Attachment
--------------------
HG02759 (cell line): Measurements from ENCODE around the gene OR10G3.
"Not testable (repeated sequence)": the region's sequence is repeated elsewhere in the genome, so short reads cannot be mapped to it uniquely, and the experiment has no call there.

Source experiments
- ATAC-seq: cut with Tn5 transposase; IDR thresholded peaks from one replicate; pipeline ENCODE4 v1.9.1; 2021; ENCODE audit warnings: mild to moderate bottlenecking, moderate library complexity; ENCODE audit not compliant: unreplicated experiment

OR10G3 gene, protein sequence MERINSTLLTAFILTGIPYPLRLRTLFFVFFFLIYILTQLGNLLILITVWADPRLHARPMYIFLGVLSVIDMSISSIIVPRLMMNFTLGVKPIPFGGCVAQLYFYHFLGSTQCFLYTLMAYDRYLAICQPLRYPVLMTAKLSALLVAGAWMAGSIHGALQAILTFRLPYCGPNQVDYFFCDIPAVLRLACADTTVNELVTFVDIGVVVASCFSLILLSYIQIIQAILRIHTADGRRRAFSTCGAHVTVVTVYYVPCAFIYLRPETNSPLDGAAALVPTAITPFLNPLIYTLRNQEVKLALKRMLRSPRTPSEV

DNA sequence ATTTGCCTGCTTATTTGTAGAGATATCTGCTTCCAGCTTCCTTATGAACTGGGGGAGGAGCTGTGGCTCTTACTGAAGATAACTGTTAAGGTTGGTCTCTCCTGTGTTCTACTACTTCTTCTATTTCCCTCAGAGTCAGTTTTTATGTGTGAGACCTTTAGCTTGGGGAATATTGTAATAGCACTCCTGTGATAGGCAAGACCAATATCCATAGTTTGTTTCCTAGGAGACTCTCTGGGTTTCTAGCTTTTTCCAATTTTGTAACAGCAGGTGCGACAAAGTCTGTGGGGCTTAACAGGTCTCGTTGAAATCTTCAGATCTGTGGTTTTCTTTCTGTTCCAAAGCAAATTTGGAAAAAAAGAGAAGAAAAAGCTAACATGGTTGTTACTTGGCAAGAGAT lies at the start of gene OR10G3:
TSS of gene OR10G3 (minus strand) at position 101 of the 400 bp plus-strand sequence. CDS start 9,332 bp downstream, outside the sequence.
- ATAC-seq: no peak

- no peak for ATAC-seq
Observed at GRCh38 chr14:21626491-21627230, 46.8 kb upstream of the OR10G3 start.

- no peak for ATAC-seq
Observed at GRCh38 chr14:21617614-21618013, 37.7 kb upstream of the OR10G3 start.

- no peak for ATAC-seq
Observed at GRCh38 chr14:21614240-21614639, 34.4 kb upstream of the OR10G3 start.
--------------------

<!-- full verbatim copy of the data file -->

HG02759 (cell line): Measurements from ENCODE around the gene OR10G3.
"Not testable (repeated sequence)": the region's sequence is repeated elsewhere in the genome, so short reads cannot be mapped to it uniquely, and the experiment has no call there.

Source experiments
- ATAC-seq: cut with Tn5 transposase; IDR thresholded peaks from one replicate; pipeline ENCODE4 v1.9.1; 2021; ENCODE audit warnings: mild to moderate bottlenecking, moderate library complexity; ENCODE audit not compliant: unreplicated experiment

OR10G3 gene, protein sequence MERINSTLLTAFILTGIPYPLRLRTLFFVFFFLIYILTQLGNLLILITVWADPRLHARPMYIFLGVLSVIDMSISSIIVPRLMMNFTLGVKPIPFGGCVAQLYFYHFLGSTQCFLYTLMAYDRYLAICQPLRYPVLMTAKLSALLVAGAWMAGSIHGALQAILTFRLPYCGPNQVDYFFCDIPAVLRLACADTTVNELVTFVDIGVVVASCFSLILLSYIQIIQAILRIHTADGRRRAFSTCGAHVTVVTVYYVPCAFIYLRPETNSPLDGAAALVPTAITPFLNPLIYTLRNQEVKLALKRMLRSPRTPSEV

DNA sequence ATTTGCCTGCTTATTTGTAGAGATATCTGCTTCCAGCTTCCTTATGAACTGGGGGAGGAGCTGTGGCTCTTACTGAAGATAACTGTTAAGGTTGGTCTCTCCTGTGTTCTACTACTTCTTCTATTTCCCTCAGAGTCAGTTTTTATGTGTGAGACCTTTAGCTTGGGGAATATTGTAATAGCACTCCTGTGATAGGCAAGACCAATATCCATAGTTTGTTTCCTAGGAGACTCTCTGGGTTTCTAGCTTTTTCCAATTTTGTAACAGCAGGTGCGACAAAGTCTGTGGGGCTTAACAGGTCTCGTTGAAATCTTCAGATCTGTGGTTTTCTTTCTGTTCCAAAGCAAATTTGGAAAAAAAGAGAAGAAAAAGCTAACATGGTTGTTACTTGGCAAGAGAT lies at the start of gene OR10G3:
TSS of gene OR10G3 (minus strand) at position 101 of the 400 bp plus-strand sequence. CDS start 9,332 bp downstream, outside the sequence.
- ATAC-seq: no peak

- no peak for ATAC-seq
Observed at GRCh38 chr14:21626491-21627230, 46.8 kb upstream of the OR10G3 start.

- no peak for ATAC-seq
Observed at GRCh38 chr14:21617614-21618013, 37.7 kb upstream of the OR10G3 start.

- no peak for ATAC-seq
Observed at GRCh38 chr14:21614240-21614639, 34.4 kb upstream of the OR10G3 start.